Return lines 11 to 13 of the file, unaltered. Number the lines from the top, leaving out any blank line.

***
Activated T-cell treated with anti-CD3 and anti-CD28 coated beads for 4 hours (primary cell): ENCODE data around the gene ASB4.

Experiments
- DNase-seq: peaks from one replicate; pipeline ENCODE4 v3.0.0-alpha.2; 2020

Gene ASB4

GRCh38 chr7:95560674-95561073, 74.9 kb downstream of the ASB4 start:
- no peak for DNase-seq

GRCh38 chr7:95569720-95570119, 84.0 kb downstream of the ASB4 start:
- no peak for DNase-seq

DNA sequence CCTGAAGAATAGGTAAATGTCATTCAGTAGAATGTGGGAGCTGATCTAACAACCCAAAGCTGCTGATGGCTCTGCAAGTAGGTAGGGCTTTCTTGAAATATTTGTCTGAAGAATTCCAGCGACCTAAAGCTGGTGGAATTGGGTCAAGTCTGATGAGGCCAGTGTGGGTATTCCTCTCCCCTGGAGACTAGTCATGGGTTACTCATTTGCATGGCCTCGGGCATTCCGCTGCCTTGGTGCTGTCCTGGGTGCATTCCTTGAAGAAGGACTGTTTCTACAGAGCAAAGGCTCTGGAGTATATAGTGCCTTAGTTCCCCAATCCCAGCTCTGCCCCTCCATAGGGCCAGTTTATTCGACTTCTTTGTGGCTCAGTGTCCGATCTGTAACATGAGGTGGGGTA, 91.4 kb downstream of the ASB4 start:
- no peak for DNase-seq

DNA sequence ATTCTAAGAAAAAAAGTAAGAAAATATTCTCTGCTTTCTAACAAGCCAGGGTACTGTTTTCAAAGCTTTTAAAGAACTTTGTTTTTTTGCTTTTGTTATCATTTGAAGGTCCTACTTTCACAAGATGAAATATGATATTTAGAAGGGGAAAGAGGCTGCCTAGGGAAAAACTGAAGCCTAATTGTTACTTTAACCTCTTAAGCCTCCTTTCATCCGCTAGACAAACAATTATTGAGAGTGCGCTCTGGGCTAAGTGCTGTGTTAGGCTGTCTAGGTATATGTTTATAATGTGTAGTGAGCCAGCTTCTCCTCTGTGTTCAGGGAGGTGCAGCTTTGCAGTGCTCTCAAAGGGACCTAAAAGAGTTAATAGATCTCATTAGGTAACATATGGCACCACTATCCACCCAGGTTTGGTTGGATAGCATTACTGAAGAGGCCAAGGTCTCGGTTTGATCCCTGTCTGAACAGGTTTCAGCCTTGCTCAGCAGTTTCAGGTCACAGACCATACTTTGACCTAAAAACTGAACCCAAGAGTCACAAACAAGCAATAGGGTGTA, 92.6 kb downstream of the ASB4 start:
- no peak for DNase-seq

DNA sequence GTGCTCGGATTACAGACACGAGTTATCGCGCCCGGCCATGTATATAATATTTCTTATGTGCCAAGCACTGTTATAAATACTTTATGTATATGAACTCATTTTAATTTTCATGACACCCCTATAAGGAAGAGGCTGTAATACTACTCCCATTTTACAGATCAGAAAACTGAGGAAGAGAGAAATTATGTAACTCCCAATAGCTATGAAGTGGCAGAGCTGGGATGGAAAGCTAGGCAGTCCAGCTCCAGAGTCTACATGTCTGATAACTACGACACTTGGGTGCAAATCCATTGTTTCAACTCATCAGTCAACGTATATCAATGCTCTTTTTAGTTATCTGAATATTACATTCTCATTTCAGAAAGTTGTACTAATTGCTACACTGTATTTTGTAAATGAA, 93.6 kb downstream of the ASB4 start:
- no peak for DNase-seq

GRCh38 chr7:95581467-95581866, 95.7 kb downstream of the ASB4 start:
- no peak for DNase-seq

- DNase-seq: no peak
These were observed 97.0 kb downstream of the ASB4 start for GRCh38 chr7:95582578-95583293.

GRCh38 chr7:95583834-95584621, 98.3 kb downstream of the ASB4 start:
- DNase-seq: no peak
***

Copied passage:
DNA sequence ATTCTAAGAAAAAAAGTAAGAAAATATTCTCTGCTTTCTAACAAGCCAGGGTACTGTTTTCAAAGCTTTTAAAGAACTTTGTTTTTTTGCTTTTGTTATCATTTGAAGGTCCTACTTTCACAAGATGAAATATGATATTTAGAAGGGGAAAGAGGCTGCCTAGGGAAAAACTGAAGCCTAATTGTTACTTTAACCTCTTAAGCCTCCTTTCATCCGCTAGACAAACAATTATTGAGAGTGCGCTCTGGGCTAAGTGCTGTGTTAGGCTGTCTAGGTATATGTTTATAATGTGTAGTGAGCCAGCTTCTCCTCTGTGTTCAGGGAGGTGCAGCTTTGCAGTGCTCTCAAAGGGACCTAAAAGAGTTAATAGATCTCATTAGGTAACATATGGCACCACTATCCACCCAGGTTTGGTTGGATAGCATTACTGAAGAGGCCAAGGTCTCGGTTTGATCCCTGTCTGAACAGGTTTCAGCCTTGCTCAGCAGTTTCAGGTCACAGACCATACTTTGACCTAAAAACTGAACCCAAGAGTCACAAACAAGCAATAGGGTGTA, 92.6 kb downstream of the ASB4 start:
- no peak for DNase-seq

DNA sequence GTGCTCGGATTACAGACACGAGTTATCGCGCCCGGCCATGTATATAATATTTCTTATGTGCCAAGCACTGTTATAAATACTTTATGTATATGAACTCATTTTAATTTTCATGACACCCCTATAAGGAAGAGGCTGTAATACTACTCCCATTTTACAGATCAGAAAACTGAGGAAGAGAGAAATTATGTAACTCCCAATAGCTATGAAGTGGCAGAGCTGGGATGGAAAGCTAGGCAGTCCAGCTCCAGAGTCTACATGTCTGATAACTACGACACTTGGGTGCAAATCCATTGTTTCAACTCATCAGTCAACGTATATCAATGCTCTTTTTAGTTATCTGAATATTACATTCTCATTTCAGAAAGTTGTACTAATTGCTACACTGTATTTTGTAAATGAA, 93.6 kb downstream of the ASB4 start: